Domain Name Registrar
An entity offering domain name registration services, as an agent between registrants and registries. Usually multiple registrars exist who compete with each other, and are accredited. For most generic top-level domains, domain name registrars are accredited by ICANN.

Domain Name Registry
A registry tasked with managing the contents of a DNS zone, by giving registrations of sub-domains to registrants.

Domain Name Server
A general term for a computer hardware or software server, which answers requests to convert domain names into something else. These can be subdivided into authoritative name servers, which store the database for a particular DNS zone; as well as recursive name servers and caching name servers.

Domain Name System (DNS)
The global hierarchical system of domain names. A global distributed database contains the information to perform the domain name conversations, and the most central part of that database, known as the root zone is coordinated by IANA.

Dot or “."
Common way of referring to a specific top-level domain. Dot generally precedes the Top Level domain, such as dot com is written down as “.org.za”.

Expiration date
The expiration date determines when the domain registration period ends. In order to avoid downtime for the domain, renewal of the domain at least two weeks before expiration date is strongly encouraged. After the expiration date passes, some registries maintain the record of the domain name under the same owner, however the DNS services are put on hold.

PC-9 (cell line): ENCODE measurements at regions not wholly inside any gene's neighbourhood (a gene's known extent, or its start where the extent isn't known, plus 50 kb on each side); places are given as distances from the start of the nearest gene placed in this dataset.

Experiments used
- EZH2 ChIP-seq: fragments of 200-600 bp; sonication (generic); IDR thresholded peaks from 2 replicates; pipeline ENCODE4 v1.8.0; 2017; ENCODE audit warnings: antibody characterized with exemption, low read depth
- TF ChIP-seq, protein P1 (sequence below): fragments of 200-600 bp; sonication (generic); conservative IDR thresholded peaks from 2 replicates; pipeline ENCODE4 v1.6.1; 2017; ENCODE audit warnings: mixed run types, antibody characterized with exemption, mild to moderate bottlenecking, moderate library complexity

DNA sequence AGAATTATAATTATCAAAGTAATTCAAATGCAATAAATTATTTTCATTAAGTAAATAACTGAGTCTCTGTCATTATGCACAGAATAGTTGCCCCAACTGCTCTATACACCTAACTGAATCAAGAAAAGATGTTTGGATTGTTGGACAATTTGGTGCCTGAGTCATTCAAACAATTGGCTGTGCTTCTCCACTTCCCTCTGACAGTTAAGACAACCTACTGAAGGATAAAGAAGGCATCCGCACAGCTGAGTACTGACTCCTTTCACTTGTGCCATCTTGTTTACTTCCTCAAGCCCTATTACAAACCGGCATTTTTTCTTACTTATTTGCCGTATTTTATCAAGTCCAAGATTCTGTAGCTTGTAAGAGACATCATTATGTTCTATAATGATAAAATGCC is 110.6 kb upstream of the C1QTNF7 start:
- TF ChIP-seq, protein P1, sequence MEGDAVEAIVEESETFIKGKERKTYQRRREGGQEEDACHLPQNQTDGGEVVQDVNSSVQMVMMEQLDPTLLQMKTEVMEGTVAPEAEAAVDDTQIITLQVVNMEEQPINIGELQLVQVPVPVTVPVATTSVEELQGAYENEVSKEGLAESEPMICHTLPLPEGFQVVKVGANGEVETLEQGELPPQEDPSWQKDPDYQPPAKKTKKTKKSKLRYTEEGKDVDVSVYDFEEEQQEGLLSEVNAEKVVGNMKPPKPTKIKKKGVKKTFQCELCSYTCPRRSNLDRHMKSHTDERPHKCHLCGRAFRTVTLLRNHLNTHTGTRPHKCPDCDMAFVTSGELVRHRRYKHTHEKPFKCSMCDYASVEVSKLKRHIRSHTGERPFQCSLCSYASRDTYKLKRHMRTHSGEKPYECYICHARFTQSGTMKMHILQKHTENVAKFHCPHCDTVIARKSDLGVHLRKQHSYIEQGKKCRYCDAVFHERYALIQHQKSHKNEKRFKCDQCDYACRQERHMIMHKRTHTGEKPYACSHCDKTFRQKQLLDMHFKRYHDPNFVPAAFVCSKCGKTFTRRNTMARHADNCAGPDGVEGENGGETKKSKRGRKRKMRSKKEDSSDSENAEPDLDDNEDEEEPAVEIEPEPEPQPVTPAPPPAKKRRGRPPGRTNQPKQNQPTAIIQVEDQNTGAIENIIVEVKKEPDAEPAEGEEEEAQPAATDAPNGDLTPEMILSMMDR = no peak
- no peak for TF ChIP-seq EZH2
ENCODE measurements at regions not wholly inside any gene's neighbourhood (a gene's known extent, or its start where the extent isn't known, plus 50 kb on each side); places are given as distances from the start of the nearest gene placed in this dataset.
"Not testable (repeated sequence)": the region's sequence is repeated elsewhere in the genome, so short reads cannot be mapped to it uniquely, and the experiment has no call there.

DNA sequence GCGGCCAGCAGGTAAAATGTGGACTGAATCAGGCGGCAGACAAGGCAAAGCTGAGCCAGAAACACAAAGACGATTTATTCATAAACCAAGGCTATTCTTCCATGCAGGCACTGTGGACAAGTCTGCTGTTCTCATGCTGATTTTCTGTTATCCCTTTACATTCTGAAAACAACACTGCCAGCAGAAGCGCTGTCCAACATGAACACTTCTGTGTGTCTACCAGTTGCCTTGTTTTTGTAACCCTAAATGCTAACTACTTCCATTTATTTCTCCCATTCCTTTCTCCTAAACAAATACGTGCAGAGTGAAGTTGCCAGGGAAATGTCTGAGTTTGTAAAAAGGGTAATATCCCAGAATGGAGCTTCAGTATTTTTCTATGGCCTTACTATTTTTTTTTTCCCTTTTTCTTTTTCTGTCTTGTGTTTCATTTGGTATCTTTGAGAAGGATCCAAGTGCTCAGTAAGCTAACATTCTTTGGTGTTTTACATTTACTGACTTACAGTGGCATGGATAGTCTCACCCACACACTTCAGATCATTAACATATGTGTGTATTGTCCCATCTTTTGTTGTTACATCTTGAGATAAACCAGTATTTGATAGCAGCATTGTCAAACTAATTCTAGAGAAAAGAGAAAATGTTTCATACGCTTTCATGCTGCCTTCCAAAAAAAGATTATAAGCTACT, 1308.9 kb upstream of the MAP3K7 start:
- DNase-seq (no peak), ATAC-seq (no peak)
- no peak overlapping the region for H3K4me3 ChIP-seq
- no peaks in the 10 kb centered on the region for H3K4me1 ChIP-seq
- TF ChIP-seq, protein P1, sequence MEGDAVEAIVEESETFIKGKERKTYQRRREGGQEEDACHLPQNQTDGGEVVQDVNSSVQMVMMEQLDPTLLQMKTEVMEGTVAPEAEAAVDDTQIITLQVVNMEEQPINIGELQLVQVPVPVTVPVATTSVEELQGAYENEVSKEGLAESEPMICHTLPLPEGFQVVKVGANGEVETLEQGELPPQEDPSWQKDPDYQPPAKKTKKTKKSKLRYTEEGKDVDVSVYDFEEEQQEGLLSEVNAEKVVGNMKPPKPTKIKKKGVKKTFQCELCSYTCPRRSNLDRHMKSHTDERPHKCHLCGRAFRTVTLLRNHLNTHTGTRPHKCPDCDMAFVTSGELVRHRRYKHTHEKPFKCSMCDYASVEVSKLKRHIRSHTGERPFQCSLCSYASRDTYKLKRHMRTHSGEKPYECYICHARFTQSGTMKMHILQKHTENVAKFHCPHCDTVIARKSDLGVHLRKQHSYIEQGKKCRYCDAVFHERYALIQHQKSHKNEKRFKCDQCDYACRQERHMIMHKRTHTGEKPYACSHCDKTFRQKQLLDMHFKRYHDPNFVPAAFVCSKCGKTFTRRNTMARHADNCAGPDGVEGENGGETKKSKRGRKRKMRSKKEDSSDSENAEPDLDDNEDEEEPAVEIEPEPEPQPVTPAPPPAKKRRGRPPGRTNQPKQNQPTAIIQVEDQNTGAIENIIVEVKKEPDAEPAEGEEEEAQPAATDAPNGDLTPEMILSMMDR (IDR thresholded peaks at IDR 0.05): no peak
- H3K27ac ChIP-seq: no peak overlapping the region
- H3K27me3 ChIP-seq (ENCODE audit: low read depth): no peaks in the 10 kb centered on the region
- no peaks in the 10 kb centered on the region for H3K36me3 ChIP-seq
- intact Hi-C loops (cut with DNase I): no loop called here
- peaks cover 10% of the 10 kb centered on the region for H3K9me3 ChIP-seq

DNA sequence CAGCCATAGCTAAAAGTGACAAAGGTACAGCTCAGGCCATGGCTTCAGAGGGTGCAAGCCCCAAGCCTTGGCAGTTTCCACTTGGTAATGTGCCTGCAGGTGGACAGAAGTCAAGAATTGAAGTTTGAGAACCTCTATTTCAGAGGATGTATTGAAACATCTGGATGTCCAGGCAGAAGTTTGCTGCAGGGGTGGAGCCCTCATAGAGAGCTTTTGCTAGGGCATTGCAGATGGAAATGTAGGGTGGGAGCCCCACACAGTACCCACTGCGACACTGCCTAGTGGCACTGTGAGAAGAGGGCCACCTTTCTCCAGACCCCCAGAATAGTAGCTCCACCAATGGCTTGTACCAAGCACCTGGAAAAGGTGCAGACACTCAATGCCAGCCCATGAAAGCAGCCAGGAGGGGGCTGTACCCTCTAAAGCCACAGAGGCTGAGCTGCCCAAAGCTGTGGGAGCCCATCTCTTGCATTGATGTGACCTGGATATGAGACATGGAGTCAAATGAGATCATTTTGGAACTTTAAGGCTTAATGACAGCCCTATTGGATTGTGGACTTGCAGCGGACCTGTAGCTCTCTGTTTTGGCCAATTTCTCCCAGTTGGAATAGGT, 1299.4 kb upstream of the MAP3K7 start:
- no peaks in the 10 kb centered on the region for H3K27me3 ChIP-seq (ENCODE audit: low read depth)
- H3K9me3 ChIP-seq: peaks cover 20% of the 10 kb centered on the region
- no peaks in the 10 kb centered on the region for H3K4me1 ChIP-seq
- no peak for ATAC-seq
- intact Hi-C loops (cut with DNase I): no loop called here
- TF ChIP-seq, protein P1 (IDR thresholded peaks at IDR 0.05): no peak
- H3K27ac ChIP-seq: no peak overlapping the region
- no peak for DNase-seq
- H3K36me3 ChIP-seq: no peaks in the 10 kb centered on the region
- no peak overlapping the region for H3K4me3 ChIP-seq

Extensible Provisioning Protocol (EPP)
A protocol used for electronic communication between a registrar and a registry for provisioning domain names.

Extension
Refers to the last portion of the domain name, located after the dot. Domain extension helps determine the registry, to which domain pertains, and allows to accurately classify the domain name.

First Come, First Served (FCFS)
Multiple applications for the same domain name are not accepted. The domain will be awarded to the first registrar who submits a registration request.

FTP
File Transfer Protocol does exactly what it says. The standard network protocol allows the transfer of files from one host to another. There are many FTP clients(programs) available, which allow you to connect to your host and transfer your completed content to your hosting provider's space.

Fully-Qualified Domain Mame (FQDN)
A complete domain name including all its components, i.e. "www.icann.org" as opposed to "www".

GAC Principles